28 March 2013

Officialdom

Three and a half hours - that's how long I spent at the Department of Immigration this morning. It is a huge modern building on the northern outskirts of Bangkok - miles from anywhere. I was there for two reasons. Firstly, I had to extend my work visa because my teaching contract was recently extended from the end of March to May 3rd and secondly I needed to acquire a re-entry visa because I am leaving the country on Saturday for just over two weeks. This flag will tell you where I am bound...and it is there that I will meet up with Shirley who has a week off work:-
And of course, as if you didn't know! It is the flag of Sri Lanka - or as I still prefer to call it - Ceylon. There was political mischief behind the changing of the teardrop country's name.

So anyway, I have got my first supermarket deli ticket and I am sitting in the waiting area adjacent to the many "N" booths. A robotic female voice with a Thai accent chants the evolving appointments - "Tick-et-num-ber Twoah Threeah Zero, Counter (dramatic pause) fourtEEN (Rising to a robotic crescendo)". The appointments are also listed in red digital displays but the "N" section's lady robot's increasingly irritating voice is in competition with the lady robots from the other sections. Their soulless voices are identical and they interlace like spindly fingers.

When you finally get into a glass booth to see an immigration official in an immaculate army-type uniform, she or he goes mad with the old rubber stamps before sending you out to wait for another half hour - only then being allowed to pick up the amended passport. At least today I didn't encounter the cheeky female official who laughed at me in 2011 and said I looked like Colonel Sanders..."Oh yes dear, I'm a finger-lickin dead ringer for Mr KFC!" (Not!)

There are hundreds of other perplexed aliens in the Palace of Bureaucracy - maids from the Philippines, construction workers from Burma (not Myanmar), Welsh chicken farmers, Cambodians, Indians, beachcombing hippies from California and Canton GA and other farang (foreign) international teachers like me with school bureaucrats in tow. I was with the delectable Khun Lek who - in spite of only knowing a dozen English words - is my school's visa liaison officer for foreign staff. But I will give Lek her due today. She managed to bully or charm the officials into giving me my re-entry visa just before the shutters went down for an hour's lunch break. Well, what does it matter if hundreds of visitors have had to traipse out to the suburbs in taxis, waiting in snarled traffic jams, missing hours of work? What really matters is that the army of officials can have their noodles and their Tom Yum soup, their "Daddy Do-nuts" and their Colonel Sanders specials. Let the buggers wait.

So with passport sorted and reservation sheets now printed, I am just about ready for Ceylon where apparently foaming, rabid dogs often fight with equally bad-tempered monkeys. Nice.

7 comments:

  1. Have a great trip. Love your blog by the way. I have happy memories of holidays in Siam.

    LLX

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  2. Work visa in Angola: Official price, not sure, system never works and applications must be made in country of origin. Alternate method, US$5000, can take months. Visa overstay fine $150 per day.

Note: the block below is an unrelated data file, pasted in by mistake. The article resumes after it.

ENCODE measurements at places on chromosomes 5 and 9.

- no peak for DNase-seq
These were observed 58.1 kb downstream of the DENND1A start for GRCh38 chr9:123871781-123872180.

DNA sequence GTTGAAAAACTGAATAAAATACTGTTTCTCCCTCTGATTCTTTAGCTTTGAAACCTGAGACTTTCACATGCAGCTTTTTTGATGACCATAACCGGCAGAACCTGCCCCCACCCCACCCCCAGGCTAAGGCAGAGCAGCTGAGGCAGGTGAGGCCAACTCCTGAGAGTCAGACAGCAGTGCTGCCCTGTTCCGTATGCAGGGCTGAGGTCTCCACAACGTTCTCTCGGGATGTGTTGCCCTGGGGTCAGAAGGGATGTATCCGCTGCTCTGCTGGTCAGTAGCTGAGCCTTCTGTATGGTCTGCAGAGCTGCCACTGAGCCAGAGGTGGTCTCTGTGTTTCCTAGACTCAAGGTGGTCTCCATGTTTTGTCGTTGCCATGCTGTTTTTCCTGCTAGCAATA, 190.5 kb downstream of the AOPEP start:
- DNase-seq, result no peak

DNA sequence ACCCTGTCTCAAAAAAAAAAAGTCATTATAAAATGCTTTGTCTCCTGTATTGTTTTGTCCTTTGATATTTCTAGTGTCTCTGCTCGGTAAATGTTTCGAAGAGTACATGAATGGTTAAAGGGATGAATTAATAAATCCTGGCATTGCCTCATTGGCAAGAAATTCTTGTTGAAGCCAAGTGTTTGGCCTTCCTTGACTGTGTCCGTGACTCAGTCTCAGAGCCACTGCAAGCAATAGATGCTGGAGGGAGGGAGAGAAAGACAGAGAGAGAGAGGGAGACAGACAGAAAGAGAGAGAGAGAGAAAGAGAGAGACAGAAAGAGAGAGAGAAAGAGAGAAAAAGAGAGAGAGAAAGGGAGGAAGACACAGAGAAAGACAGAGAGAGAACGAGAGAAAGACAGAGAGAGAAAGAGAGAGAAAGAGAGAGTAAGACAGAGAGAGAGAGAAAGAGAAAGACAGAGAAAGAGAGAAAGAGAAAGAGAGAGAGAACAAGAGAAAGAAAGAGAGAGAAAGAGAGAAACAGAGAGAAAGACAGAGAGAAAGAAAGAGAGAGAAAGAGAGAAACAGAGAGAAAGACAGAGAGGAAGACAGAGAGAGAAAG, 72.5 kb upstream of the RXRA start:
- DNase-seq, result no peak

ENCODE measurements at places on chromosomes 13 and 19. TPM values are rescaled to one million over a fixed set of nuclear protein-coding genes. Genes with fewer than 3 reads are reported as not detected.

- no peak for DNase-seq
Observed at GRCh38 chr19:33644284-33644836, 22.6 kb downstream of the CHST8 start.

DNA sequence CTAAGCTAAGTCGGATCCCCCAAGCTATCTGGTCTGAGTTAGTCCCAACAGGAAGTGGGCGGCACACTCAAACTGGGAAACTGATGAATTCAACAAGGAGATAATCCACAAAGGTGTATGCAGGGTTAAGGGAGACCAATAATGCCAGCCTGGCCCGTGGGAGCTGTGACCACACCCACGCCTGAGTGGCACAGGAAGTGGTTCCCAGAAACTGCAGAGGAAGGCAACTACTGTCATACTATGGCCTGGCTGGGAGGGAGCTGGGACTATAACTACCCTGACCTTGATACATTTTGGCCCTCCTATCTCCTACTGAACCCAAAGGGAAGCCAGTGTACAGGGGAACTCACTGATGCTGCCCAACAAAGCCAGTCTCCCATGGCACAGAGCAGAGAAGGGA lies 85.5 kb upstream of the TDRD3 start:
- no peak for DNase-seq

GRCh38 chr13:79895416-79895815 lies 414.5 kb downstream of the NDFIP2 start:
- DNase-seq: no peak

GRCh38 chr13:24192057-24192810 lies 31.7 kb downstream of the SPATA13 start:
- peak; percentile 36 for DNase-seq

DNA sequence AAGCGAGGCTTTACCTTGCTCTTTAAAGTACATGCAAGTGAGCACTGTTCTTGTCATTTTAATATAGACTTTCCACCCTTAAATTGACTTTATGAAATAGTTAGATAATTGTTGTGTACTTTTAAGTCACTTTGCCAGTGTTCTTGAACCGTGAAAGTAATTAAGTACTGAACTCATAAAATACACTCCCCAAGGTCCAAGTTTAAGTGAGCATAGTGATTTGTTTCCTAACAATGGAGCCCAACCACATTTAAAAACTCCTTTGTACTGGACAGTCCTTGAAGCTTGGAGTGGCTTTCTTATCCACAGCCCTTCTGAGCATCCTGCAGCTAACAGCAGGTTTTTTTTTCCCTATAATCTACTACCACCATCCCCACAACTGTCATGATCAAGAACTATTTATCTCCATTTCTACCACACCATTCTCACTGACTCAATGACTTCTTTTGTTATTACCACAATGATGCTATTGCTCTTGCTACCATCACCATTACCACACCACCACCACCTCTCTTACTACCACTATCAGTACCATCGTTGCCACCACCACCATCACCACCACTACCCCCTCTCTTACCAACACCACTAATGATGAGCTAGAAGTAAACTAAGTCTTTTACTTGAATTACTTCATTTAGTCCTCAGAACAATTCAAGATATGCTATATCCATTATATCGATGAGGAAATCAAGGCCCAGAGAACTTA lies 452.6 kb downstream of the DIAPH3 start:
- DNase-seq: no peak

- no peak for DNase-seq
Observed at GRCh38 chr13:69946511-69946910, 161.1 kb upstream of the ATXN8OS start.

Biggest fine I ever incurred in spite of being legally entitled to residency (been here nearly twenty years, have Angolan wife and family) US$36,000

    Only three and a half hours to renew a work visa? Bloody luxury. Pah! Kids of today, you've never 'ad it so good... Bet your Mum was rich enough to be able to afford a bit o coal to heat up your gravel fer breakfast. We 'ad to eat ours cold.

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  3. It seems red tape is a trial everywhere and just has to be endured. Extending your stayeh? You must be enjoying it. Look out or they'll be offering you a permanent job.
    glad you are getting a holiday with Shirley. Are you missing home at all ... or are you just glad to be out of the cold?

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  4. LETTICE Thanks for dropping by Lettice Leaf. Soon I am going to get round to checking out your blog where I shall leave droll comments and advise you on matters grammatical. Get ready.
    HIPPO Gravel for breakfast? Bloody hell, we weren't millionaires! Until I was sixteen I didn't even know what breakfast was as I was always working dahn pit dragging coal wagons. I loved a nice bowl of frogspawn in the springtime and winter snow was always a treat.
    HELEN Shhh! The extension pays for our holiday! What do I miss about home? A nice plate of fish, chips and mushy peas, walking in fresh air without sweating like a pig, the ambience of an English pub, Hull City matches, "EastEnders" and of course Shirley - but not necessarily in that order.

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  5. I'm so glad you appended that last sentence. Still leaves it rather open, 'though, don't it?

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  6. Can't beat a bit of red tape and stern stamping - lot better than all this new-fangled internet do-it-from_home stuff; at least this way you get to meet people ...

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  7. Lettice Leaf calling... As my old mate Les Dawson would say as he played the piano badly... 'You've got to know how to play it goodly in order to play it tunelessly!' Well that's my excuse anyroad... call it introverted snobbery!

    I do just love being a rebel, that's the prob.

    LLX

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